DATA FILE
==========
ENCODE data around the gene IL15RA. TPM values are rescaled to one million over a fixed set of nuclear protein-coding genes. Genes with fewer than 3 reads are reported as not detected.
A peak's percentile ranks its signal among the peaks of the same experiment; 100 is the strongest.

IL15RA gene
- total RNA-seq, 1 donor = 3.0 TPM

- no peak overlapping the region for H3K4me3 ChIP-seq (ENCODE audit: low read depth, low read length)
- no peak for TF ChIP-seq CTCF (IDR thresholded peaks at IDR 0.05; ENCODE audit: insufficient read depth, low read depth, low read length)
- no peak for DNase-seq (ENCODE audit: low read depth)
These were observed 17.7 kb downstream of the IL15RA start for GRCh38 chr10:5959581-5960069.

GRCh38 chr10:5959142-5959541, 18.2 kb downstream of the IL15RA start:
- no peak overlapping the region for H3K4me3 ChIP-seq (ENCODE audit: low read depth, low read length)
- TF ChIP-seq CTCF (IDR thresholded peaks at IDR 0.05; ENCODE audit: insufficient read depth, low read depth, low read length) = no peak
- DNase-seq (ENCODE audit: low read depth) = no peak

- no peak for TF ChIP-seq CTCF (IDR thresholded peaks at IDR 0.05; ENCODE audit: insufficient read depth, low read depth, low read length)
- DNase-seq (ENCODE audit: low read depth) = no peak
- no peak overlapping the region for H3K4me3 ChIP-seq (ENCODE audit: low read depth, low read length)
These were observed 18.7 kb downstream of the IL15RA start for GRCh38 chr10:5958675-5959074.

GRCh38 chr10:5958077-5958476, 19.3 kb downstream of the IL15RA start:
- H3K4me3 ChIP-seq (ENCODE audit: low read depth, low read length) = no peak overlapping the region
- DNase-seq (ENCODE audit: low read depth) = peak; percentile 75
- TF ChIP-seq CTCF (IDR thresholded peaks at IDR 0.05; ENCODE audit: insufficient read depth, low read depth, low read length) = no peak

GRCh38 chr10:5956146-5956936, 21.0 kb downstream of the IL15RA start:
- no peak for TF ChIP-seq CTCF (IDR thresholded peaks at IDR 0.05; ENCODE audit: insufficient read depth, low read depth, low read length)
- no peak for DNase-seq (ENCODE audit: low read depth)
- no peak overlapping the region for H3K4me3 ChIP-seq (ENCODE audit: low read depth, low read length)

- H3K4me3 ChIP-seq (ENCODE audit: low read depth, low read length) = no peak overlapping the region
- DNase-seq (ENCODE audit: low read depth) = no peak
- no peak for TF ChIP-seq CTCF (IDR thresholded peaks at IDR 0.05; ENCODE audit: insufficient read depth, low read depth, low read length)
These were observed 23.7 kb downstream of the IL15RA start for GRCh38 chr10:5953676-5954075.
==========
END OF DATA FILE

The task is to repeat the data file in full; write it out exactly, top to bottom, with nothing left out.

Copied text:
ENCODE data around the gene IL15RA. TPM values are rescaled to one million over a fixed set of nuclear protein-coding genes. Genes with fewer than 3 reads are reported as not detected.
A peak's percentile ranks its signal among the peaks of the same experiment; 100 is the strongest.

IL15RA gene
- total RNA-seq, 1 donor = 3.0 TPM

- no peak overlapping the region for H3K4me3 ChIP-seq (ENCODE audit: low read depth, low read length)
- no peak for TF ChIP-seq CTCF (IDR thresholded peaks at IDR 0.05; ENCODE audit: insufficient read depth, low read depth, low read length)
- no peak for DNase-seq (ENCODE audit: low read depth)
These were observed 17.7 kb downstream of the IL15RA start for GRCh38 chr10:5959581-5960069.

GRCh38 chr10:5959142-5959541, 18.2 kb downstream of the IL15RA start:
- no peak overlapping the region for H3K4me3 ChIP-seq (ENCODE audit: low read depth, low read length)
- TF ChIP-seq CTCF (IDR thresholded peaks at IDR 0.05; ENCODE audit: insufficient read depth, low read depth, low read length) = no peak
- DNase-seq (ENCODE audit: low read depth) = no peak

- no peak for TF ChIP-seq CTCF (IDR thresholded peaks at IDR 0.05; ENCODE audit: insufficient read depth, low read depth, low read length)
- DNase-seq (ENCODE audit: low read depth) = no peak
- no peak overlapping the region for H3K4me3 ChIP-seq (ENCODE audit: low read depth, low read length)
These were observed 18.7 kb downstream of the IL15RA start for GRCh38 chr10:5958675-5959074.

GRCh38 chr10:5958077-5958476, 19.3 kb downstream of the IL15RA start:
- H3K4me3 ChIP-seq (ENCODE audit: low read depth, low read length) = no peak overlapping the region
- DNase-seq (ENCODE audit: low read depth) = peak; percentile 75
- TF ChIP-seq CTCF (IDR thresholded peaks at IDR 0.05; ENCODE audit: insufficient read depth, low read depth, low read length) = no peak

GRCh38 chr10:5956146-5956936, 21.0 kb downstream of the IL15RA start:
- no peak for TF ChIP-seq CTCF (IDR thresholded peaks at IDR 0.05; ENCODE audit: insufficient read depth, low read depth, low read length)
- no peak for DNase-seq (ENCODE audit: low read depth)
- no peak overlapping the region for H3K4me3 ChIP-seq (ENCODE audit: low read depth, low read length)

- H3K4me3 ChIP-seq (ENCODE audit: low read depth, low read length) = no peak overlapping the region
- DNase-seq (ENCODE audit: low read depth) = no peak
- no peak for TF ChIP-seq CTCF (IDR thresholded peaks at IDR 0.05; ENCODE audit: insufficient read depth, low read depth, low read length)
These were observed 23.7 kb downstream of the IL15RA start for GRCh38 chr10:5953676-5954075.